Visit to an Asteroid

NASA to Launch New Science Mission to Asteroid 1999 RQ36

Well, it’s official. A new planetary science mission called OSIRIX-REx will be launched in 2016 to visit an asteroid in 2020, pluck up some samples from its surface, and return them to Earth. NASA  just made the announcement about this mission, which has the lengthy name “Origins-Spectral Interpretation-Resource Identification-Security-Regolith Explorer”, or OSIRIS-REx. It will be the first U.S. mission to carry samples from an asteroid back to Earth and studies of this asteroid will have far-reaching implications, not only in our understanding of their formation (and the information they carry about conditions in the early solar system), but also will help astronomers better predict the orbital paths of asteroids that come close to our planet.

Conceptual image of OSIRIS-REx. Credit: NASA/Goddard/University of Arizona

So, what can an asteroid tell us? These chunks of leftover debris from the solar system’s formation some 4.5 billion years ago, contain the original material from the solar nebula from which the Sun and planets formed. Study that material and you can learn a huge amount of information about conditions in the nebula at the time the solar system was born. Along with comets, which were formed largely in the outer reaches of the solar system, asteroids are essentially treasure caches of material that “remembers” what it was like back in the early epochs of solar system history.

Asteroid 1999 RQ 36 is about the size of five football fields and is very likely rich in carbon and other elements that are useful in the creation of life. Organic molecules have been found in meteorite and comet samples, indicating some of life’s ingredients can be created in space. Scientists want to see if they also are present on RQ36.

Aside from doing a little “gardening” on the asteroid’s surface, the mission will also measure something called the “Yarkovsky effect.”   It’s a small shove that the Sun’s radiation gives to an asteroid. The way it works is that an asteroid’s surface absorbs sunlight, just as Earth’s surface does. The asteroid’s surface then radiates that heat back out to space, and in the process, that gives a little “push” to the body.  Now, this wouldn’t ordinarily be of  much concern for asteroids that never get close to our planet. But, occasionally some do, and knowing the effect of the Sun’s warming on such a body helps astronomers predict their orbital paths (and possibly whether one could be a threat to our planet).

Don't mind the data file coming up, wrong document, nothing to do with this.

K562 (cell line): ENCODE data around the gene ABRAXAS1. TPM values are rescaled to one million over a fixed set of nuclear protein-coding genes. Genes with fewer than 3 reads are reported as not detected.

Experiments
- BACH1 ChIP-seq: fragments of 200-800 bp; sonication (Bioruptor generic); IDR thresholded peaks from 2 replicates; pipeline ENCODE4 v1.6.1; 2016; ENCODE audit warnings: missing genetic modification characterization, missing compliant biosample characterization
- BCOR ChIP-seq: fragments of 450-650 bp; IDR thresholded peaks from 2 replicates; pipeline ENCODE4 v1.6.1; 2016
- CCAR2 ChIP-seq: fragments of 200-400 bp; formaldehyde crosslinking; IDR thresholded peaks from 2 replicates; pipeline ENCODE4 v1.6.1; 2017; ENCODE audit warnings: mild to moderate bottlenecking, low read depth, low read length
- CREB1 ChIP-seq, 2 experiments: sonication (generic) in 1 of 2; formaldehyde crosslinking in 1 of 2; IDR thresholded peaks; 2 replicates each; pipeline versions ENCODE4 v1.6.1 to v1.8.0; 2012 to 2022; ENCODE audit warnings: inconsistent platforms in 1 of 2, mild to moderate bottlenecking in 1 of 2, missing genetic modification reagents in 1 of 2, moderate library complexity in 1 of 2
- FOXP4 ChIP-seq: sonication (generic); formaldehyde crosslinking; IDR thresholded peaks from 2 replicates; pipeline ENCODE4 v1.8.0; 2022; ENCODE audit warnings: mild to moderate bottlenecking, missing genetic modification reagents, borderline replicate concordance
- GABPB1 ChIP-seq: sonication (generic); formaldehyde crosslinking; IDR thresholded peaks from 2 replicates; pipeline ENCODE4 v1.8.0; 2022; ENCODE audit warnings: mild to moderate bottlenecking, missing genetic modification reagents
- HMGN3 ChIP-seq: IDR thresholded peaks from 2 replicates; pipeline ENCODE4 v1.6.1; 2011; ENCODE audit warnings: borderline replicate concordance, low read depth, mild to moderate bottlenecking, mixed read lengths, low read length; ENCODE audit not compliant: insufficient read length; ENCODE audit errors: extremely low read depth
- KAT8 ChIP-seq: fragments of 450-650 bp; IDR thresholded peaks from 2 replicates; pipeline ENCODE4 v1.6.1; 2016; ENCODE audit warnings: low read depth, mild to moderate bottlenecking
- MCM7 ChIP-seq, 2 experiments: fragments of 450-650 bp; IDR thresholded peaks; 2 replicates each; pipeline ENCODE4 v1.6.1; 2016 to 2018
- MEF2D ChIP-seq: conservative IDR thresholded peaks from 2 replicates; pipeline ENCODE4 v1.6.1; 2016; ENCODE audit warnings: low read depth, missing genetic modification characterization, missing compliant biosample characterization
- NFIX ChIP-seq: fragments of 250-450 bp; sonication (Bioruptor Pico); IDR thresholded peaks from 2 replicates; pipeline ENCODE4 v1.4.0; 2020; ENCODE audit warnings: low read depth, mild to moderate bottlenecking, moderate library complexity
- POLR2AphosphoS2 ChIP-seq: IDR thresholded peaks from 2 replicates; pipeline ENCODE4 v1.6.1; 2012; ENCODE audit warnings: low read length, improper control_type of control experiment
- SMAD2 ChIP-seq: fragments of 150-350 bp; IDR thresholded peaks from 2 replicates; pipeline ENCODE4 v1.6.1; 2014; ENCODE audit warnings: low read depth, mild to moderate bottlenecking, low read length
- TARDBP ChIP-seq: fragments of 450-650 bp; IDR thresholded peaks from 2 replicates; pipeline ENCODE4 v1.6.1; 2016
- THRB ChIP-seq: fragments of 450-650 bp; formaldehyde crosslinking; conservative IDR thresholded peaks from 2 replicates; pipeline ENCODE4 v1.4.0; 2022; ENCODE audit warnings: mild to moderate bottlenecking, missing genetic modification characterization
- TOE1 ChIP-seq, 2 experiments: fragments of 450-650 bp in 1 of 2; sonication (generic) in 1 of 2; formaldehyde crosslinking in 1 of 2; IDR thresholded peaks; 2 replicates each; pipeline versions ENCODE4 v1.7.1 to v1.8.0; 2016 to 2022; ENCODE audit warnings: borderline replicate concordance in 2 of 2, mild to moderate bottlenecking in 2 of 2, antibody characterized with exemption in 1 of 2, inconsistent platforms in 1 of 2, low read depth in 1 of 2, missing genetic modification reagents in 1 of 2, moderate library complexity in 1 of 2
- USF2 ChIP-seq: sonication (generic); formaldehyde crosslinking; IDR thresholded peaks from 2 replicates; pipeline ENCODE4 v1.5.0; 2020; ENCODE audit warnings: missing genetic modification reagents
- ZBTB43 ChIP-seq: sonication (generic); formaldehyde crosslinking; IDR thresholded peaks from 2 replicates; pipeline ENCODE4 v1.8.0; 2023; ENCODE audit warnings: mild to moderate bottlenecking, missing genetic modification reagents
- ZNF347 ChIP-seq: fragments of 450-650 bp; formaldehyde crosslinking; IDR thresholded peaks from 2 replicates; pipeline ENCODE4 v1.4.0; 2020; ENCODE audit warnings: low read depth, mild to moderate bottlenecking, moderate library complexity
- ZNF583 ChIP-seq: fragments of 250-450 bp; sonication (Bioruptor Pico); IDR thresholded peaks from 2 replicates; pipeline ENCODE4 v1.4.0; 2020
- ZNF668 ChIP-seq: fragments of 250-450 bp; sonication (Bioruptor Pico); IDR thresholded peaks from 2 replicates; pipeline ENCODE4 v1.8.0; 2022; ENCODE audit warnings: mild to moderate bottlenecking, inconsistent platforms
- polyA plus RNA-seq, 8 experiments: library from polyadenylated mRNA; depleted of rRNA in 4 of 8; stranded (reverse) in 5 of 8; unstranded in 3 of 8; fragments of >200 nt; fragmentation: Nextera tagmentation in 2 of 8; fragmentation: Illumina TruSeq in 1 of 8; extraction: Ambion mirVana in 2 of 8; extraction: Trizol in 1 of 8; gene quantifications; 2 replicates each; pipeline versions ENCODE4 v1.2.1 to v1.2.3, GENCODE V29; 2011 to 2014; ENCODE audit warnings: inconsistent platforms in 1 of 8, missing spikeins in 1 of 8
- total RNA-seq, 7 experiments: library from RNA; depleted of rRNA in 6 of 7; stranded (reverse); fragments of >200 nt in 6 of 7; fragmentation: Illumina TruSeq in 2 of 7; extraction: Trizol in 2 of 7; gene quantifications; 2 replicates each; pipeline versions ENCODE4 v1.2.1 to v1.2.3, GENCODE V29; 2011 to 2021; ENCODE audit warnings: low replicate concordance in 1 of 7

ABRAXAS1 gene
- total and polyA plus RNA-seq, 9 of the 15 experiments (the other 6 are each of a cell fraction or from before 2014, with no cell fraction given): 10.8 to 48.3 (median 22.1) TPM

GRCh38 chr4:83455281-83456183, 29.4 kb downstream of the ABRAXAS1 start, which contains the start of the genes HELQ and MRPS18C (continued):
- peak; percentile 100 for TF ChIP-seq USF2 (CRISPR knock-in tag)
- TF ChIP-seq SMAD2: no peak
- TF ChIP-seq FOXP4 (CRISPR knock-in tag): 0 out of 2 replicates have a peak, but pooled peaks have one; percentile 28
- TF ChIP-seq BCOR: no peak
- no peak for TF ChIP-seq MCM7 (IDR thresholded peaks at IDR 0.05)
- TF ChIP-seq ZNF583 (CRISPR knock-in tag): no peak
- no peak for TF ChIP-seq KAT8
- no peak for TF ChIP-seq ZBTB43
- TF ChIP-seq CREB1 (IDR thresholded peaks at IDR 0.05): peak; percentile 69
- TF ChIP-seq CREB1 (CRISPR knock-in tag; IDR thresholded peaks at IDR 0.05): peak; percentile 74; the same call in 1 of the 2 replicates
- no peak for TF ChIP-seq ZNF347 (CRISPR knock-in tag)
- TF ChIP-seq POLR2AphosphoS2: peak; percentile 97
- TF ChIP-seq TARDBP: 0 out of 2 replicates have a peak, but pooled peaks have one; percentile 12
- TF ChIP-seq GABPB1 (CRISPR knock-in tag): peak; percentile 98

It’s interesting work because while we’ve studied most of the other planets and many of their moons, observations and visits to asteroids and comets are a bit rarer in planetary science.

Galaxies Are Like People

They Come in All Shapes and Sizes

Artist's concept of the Milky Way Galaxy. Credit: NASA JPL

You grew up in this galaxy.  It’s what astronomers call a “barred spiral” and if you were an alien living on a planet a galaxy with a “top down” view of the Milky Way, this is what the view would be.  The central area, called the “bulge” is filled with stars and, of course, our own supermassive black hole.  The bar of light extending out from the center is a sort of “transport” mechanism for gas and other materials toward the core. The spiral arms are where a lot of the latest star-forming (and star death) action is taking place.  Our planet is about 2/3 of the way out from the center, between a pair of spiral arms. We don’t live in the center of this stellar city, but more like in the outskirts where the action is a bit quieter. That’s good for us, since being too close to the center might not be good for our solar system’s health.